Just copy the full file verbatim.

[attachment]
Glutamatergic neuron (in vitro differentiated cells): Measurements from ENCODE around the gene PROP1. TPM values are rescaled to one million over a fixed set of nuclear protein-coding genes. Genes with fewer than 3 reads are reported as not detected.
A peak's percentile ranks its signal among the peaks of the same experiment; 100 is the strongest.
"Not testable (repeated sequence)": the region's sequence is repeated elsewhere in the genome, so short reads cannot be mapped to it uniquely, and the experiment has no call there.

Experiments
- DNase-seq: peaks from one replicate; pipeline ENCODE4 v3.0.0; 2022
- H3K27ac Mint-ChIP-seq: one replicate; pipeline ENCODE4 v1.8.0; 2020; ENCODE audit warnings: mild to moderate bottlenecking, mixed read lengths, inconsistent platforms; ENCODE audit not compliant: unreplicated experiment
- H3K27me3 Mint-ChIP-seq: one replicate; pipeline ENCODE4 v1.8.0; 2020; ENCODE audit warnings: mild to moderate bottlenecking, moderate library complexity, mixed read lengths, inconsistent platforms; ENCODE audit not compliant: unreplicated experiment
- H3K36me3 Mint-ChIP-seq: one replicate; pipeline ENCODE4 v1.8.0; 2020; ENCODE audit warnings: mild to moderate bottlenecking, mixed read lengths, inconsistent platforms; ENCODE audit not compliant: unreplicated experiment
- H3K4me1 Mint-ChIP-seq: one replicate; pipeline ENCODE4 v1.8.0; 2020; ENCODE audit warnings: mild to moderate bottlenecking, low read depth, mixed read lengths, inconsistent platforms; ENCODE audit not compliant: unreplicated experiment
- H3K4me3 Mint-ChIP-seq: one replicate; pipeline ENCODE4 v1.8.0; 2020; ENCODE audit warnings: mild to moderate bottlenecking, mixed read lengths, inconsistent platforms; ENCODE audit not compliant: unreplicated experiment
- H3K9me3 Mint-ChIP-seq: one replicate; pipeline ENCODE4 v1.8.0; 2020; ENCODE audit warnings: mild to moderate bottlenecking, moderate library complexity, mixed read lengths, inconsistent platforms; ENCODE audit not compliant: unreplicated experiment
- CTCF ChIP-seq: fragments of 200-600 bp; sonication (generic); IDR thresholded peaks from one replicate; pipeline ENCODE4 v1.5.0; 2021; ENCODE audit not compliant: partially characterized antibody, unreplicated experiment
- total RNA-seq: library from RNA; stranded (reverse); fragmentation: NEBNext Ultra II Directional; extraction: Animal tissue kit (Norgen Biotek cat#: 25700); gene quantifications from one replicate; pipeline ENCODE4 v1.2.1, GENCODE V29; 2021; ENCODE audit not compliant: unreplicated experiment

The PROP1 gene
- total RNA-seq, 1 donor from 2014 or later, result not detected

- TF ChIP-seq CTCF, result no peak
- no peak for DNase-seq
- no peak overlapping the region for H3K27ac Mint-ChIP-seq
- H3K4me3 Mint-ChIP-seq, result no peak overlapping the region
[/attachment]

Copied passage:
Glutamatergic neuron (in vitro differentiated cells): Measurements from ENCODE around the gene PROP1. TPM values are rescaled to one million over a fixed set of nuclear protein-coding genes. Genes with fewer than 3 reads are reported as not detected.
A peak's percentile ranks its signal among the peaks of the same experiment; 100 is the strongest.
"Not testable (repeated sequence)": the region's sequence is repeated elsewhere in the genome, so short reads cannot be mapped to it uniquely, and the experiment has no call there.

Experiments
- DNase-seq: peaks from one replicate; pipeline ENCODE4 v3.0.0; 2022
- H3K27ac Mint-ChIP-seq: one replicate; pipeline ENCODE4 v1.8.0; 2020; ENCODE audit warnings: mild to moderate bottlenecking, mixed read lengths, inconsistent platforms; ENCODE audit not compliant: unreplicated experiment
- H3K27me3 Mint-ChIP-seq: one replicate; pipeline ENCODE4 v1.8.0; 2020; ENCODE audit warnings: mild to moderate bottlenecking, moderate library complexity, mixed read lengths, inconsistent platforms; ENCODE audit not compliant: unreplicated experiment
- H3K36me3 Mint-ChIP-seq: one replicate; pipeline ENCODE4 v1.8.0; 2020; ENCODE audit warnings: mild to moderate bottlenecking, mixed read lengths, inconsistent platforms; ENCODE audit not compliant: unreplicated experiment
- H3K4me1 Mint-ChIP-seq: one replicate; pipeline ENCODE4 v1.8.0; 2020; ENCODE audit warnings: mild to moderate bottlenecking, low read depth, mixed read lengths, inconsistent platforms; ENCODE audit not compliant: unreplicated experiment
- H3K4me3 Mint-ChIP-seq: one replicate; pipeline ENCODE4 v1.8.0; 2020; ENCODE audit warnings: mild to moderate bottlenecking, mixed read lengths, inconsistent platforms; ENCODE audit not compliant: unreplicated experiment
- H3K9me3 Mint-ChIP-seq: one replicate; pipeline ENCODE4 v1.8.0; 2020; ENCODE audit warnings: mild to moderate bottlenecking, moderate library complexity, mixed read lengths, inconsistent platforms; ENCODE audit not compliant: unreplicated experiment
- CTCF ChIP-seq: fragments of 200-600 bp; sonication (generic); IDR thresholded peaks from one replicate; pipeline ENCODE4 v1.5.0; 2021; ENCODE audit not compliant: partially characterized antibody, unreplicated experiment
- total RNA-seq: library from RNA; stranded (reverse); fragmentation: NEBNext Ultra II Directional; extraction: Animal tissue kit (Norgen Biotek cat#: 25700); gene quantifications from one replicate; pipeline ENCODE4 v1.2.1, GENCODE V29; 2021; ENCODE audit not compliant: unreplicated experiment

The PROP1 gene
- total RNA-seq, 1 donor from 2014 or later, result not detected

- TF ChIP-seq CTCF, result no peak
- no peak for DNase-seq
- no peak overlapping the region for H3K27ac Mint-ChIP-seq
- H3K4me3 Mint-ChIP-seq, result no peak overlapping the region